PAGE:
Horacio J. Adroguee
Professor of Medicine, Baylor College of Medicine, Section of Nephrology, Houston, USA
The overall goal of my research is to deepen our understanding of disorders of fluid, electrolyte, and acid-base balance, as well as the role of sodium and potassium in the pathogenesis of primary hypertension. We have done original investigations that uncovered a number of fundamental issues, some of them listed below, including the determinants of hyperchloremic acidosis in diabetic ketoacidosis; maladaptation of the kidney in both metabolic acidosis and alkalosis; role of normal variations in PCO2 as determinants of plasma bicarbonate; changes in plasma anion gap during acid-base disorders; determinants of the changes in serum potassium in acid-base disorders; changes in bicarbonate space caused by titration of non-bicarbonate buffers; effect of respiratory and metabolic acid-base disorders on carbon dioxide titration curve in vivo; impairment in distal nephron acidification in chronic respiratory acidosis; acid-base patterns in patients with status asthmaticus; role of intracellular pH in acidification by the proton pump in turtle urinary bladder; uniformity of the ventilatory response (?PCO2 / ?HCO3?) in metabolic acid-base disorders; mechanisms of the arteriovenous acid-base disparity in circulatory failure; impairment of tissues glucose consumption in acidemic states; the salutary effects of modest fluid replacement in the management of diabetic ketoacidosis; impact of acute and chronic respiratory acid-base disorders on preexisting metabolic acidosis; demonstration of an apical chloride conductive pathway and GTP-binding proteins in turtle urinary bladder epithelial cells; mechanism of acetazolamide-induced rise in renal vascular resistance in the intact dog; and the regulation of potassium excretion in chronic renal failure.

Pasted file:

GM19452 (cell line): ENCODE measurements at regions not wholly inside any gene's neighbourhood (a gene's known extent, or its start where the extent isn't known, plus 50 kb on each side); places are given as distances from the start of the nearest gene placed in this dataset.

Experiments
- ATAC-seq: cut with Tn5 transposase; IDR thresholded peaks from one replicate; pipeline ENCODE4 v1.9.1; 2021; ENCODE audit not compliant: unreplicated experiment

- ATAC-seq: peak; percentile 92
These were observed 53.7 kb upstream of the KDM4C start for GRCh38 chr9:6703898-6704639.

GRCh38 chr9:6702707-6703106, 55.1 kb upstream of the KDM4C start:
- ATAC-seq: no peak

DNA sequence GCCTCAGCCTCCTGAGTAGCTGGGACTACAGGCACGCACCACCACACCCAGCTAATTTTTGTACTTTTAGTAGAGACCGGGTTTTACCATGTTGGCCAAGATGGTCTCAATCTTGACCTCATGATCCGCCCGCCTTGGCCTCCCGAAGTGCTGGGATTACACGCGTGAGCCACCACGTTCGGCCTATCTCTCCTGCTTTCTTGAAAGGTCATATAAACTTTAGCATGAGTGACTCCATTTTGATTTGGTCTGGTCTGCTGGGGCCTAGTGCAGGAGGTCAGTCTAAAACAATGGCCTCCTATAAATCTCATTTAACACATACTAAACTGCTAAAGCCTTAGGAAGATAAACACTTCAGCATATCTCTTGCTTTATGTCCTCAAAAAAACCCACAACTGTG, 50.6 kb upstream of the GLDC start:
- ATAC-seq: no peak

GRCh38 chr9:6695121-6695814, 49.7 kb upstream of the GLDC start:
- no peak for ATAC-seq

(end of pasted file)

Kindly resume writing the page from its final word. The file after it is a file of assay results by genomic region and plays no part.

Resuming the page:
Our interest in hyponatremia and hypernatremia led to the introduction of the Infusate formula and the Fluid-loss formula that allow quantitative projections of prescribed fluid therapy and ongoing fluid losses on the patient?s serum sodium. These simple equations known as the Adrogué-Madias formulas, have gained popularity among clinicians. More importantly, studies by other investigators have corroborated the predictive accuracy of these formulas.
Our focus on the role of sodium and potassium in the pathogenesis of hypertension allowed us to demonstrate the role of the Na+ / K+ ATPase on the K+-induced vascular relaxation; the rebound hypertension and impaired urea reduction ratio post-dialysis with low potassium dialysate; the interdependency of sodium and potassium intake in the pathogenesis of hypertension; and the role of potassium as a true antidote with respect to the non-salutary effect of sodium in primary hypertension.